Hennig's Twitter image is of the Falcon. Her May 4 tweet: "We'll be your scoundrels. Pchoo pchoo!"

Stashwick's May 4 photo. Note the "I'll be your scoundrel" shirt, Han Solo, and the flag.


Our Take
We don't want to speculate too much on what these images could mean, but there's an obvious common theme running throughout these teases and shots of the studio. Earlier in the year, Star Wars fan sites like Star Wars 7 News ran unconfirmed rumors that Visceral was working on a Han Solo game. While we didn't feel there was enough evidence to run the rumor at the time, these images line up with earlier claims. I think I speak for all Star Wars fans when I say how exciting it would be to step into the boots of our favorite smuggler. – The Feed

Fallout 4, Star Wars Battlefront lead Game Critics’ E3 award noms

In the wake of E3 2015, its interesting to note that Bethesda’s Fallout 4 and Electronic Arts’ Star Wars Battlefront picked up multiple nominations for this year’s Game Critics Best of E3 Awards. …

Gamasutra News

EA Accepting Applications For Star Wars Battlefront Closed Alpha On PC

Hot off a well received E3 demo, DICE is prepping the Star Wars Battlefront closed alpha. Now is your chance to join the test phase that starts on July 2.

If you're a PC player interested in spending some time on Hoth during these hot summer months, you can throw your stormtrooper helmet in the ring by visiting this page. Registration closes on June 30, so don't sleep on this chance if it piques your interest. Players are being chosen at random.

No closed alpha plans have been announced for Xbox One or PlayStation 4 yet. You can read our latest impressions of the game here – The Feed

GI Show: Batman: Arkham Knight, E3′s VR Wars, Dave Grossman

On last week's GI Show we came at you from E3 2015 in Los Angeles, California. The crew covered the big talking points of the show up to that point, but there's still a lot to say about the impressive virtual reality experiences from Oculus Rift, Sony, and others. Warner Bros. Interactive's hotly anticipated Batman: Arkham Knight is also out this week and we have a good long chat about the ups and downs of being Gotham's dark hero.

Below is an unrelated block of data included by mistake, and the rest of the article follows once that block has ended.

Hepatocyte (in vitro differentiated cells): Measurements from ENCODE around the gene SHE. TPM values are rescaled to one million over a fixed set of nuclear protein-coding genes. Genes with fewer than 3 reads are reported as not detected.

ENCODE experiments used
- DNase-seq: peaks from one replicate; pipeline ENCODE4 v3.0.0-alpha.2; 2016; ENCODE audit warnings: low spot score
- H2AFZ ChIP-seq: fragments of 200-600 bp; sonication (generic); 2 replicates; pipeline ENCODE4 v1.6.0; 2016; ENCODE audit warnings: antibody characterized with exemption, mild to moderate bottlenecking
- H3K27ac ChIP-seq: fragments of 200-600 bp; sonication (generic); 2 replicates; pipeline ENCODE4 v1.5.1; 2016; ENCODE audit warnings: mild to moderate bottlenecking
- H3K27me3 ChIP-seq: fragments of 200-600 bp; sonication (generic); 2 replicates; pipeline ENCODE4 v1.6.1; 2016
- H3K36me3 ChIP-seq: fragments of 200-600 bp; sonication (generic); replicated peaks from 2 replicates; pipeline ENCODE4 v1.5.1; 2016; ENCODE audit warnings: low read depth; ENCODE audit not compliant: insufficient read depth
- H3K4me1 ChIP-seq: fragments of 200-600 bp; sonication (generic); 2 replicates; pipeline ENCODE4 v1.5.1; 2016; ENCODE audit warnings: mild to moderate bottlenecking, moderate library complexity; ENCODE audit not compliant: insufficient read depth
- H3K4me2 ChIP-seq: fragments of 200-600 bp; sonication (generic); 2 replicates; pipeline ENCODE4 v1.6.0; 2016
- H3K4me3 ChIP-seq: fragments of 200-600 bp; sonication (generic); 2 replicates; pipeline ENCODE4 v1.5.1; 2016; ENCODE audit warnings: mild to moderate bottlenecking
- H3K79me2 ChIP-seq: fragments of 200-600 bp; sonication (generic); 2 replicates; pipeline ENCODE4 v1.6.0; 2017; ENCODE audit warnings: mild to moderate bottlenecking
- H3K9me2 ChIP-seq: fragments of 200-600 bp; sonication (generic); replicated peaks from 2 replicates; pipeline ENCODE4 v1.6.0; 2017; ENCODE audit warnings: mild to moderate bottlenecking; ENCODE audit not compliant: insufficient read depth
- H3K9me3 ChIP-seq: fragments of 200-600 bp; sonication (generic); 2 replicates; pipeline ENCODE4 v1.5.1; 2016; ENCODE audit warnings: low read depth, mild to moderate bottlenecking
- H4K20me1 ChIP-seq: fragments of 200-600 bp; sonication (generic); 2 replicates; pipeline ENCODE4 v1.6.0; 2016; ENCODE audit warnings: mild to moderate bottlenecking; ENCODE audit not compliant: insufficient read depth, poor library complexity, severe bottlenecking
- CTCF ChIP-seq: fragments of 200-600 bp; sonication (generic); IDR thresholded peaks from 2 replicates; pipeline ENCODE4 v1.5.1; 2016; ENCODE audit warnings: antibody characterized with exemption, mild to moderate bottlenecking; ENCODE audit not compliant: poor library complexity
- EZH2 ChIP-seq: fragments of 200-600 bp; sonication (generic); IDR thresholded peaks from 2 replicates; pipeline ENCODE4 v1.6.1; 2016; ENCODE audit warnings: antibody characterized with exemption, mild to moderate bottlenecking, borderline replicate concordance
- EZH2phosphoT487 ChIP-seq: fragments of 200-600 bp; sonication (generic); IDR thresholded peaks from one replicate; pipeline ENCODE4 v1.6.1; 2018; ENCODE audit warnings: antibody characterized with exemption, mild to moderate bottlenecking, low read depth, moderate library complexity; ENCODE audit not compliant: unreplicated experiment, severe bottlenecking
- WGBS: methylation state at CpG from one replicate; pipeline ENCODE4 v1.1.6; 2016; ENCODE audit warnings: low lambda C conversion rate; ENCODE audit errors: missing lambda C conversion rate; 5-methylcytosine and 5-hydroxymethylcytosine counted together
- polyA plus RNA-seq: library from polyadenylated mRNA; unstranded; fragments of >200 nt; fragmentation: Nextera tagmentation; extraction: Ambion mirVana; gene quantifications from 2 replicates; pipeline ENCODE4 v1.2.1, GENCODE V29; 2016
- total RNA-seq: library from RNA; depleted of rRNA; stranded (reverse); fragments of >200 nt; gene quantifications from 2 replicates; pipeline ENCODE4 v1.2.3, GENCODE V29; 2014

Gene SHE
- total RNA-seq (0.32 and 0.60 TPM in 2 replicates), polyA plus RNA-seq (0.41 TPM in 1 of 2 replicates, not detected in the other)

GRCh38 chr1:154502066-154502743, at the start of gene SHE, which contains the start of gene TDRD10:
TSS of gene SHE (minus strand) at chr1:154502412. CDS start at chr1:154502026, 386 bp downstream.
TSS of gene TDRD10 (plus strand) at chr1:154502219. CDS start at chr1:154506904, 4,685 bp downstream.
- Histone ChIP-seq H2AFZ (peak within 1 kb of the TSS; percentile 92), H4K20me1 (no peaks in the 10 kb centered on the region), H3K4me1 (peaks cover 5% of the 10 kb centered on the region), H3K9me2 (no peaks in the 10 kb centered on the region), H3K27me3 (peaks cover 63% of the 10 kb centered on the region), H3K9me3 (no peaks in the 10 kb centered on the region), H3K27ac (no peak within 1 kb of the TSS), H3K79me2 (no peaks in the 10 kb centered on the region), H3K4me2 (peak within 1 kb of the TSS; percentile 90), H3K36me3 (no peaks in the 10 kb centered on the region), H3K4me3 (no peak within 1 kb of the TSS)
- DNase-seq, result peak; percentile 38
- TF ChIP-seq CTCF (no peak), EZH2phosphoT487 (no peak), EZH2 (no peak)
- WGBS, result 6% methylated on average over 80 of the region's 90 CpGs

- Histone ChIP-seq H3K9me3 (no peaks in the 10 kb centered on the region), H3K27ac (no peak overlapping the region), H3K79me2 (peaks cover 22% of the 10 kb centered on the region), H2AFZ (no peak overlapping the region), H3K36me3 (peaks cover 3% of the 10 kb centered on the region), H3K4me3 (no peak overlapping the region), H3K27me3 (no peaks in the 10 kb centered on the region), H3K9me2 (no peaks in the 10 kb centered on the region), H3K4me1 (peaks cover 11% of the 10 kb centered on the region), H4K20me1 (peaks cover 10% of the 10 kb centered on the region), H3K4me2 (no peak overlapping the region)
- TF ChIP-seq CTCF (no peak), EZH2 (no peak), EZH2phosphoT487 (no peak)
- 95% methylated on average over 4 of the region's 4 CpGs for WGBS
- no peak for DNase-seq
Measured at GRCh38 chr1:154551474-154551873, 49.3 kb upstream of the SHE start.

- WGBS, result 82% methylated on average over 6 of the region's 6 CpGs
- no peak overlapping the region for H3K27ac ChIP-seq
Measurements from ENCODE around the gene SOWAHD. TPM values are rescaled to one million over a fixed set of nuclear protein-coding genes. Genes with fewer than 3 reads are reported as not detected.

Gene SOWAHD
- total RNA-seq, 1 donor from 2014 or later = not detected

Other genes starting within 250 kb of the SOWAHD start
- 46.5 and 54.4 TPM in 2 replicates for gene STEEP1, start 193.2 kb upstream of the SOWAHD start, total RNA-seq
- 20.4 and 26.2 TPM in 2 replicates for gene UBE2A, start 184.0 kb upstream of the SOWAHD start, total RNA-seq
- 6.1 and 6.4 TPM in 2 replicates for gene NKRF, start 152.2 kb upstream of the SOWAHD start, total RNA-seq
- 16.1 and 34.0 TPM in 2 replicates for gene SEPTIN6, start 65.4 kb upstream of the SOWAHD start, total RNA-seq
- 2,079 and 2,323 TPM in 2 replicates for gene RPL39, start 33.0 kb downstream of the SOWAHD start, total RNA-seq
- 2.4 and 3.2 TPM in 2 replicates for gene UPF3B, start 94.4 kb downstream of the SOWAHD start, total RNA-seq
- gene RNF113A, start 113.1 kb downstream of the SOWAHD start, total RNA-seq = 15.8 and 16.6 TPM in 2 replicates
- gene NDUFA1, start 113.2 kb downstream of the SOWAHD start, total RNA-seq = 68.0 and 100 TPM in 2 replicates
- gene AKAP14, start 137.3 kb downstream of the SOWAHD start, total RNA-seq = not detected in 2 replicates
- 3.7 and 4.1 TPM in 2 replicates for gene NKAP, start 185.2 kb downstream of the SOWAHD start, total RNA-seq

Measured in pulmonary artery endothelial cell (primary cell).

Co-hosts Ben Hanson and Tim Turi are joined by Andrew Reiner, and Game Informer's editor-in-chief Andy McNamara makes his premiere on the this week's show. The rundown on Arkham Knight and Lego: Jurassic World is a lot of fun, but Andy and Reiner's enthusiastic accounts of playing with all the VR rigs E3 2015 had to offer is a must-watch. We also bring back emails after last week's hiatus (send emails to [email protected]) and interview adventure game savant Dave Grossman. His resume brings him back to the early LucasArts days, working on titles like The Secret of Monkey Island and Day of the Tentacle. He also spent nine years at Telltale Games and we talk to him about his experience working on Jurassic Park: The Game and how The Walking Dead's sucess changed the studio. Stay tuned to hear him share stories of his past at the Skywalker Ranch and his current audio espionage adventure game.

You can watch the video version of the podcast below, or subscribe to the audio version of the GI Show on iTunes.

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To jump to a particular discussion point, check out the conversational timestamps below…

1:30 – Batman: Arkham Knight

17:11 – Lego Jurassic World

23:50 – Comparing E3's virtual reality experiences

59:10 – Listener emails

1:23:40 – Andy and Reiner's favorite E3 memories

1:31:50 – Interviewing Dave Grossman about LucasArts, Day of the Tentacle, and Telltale's evolution – The Feed

Gears Of War’s Rod Fergusson On Judgment, Gears 4, And Remaking The Original

Shortly after the announcement of Gears of War: Ultimate Edition, we got a chance to talk to studio head of The Coalition, Rod Fergusson, about remaking the original game for a new console generation.

Along with going into how much of the game has been truly rebuilt (a lot, it turns out), we also chatted about the most recent Gears release, Judgment, the line between nostalgia and modernization, and tried, unsuccessfully get in a few Gears of War 4 questions. You can check out the brief interview below, as well as more on the game by heading here.

You re-did all the motion capture and remade many other aspects of the game. Did you re-record the dialogue?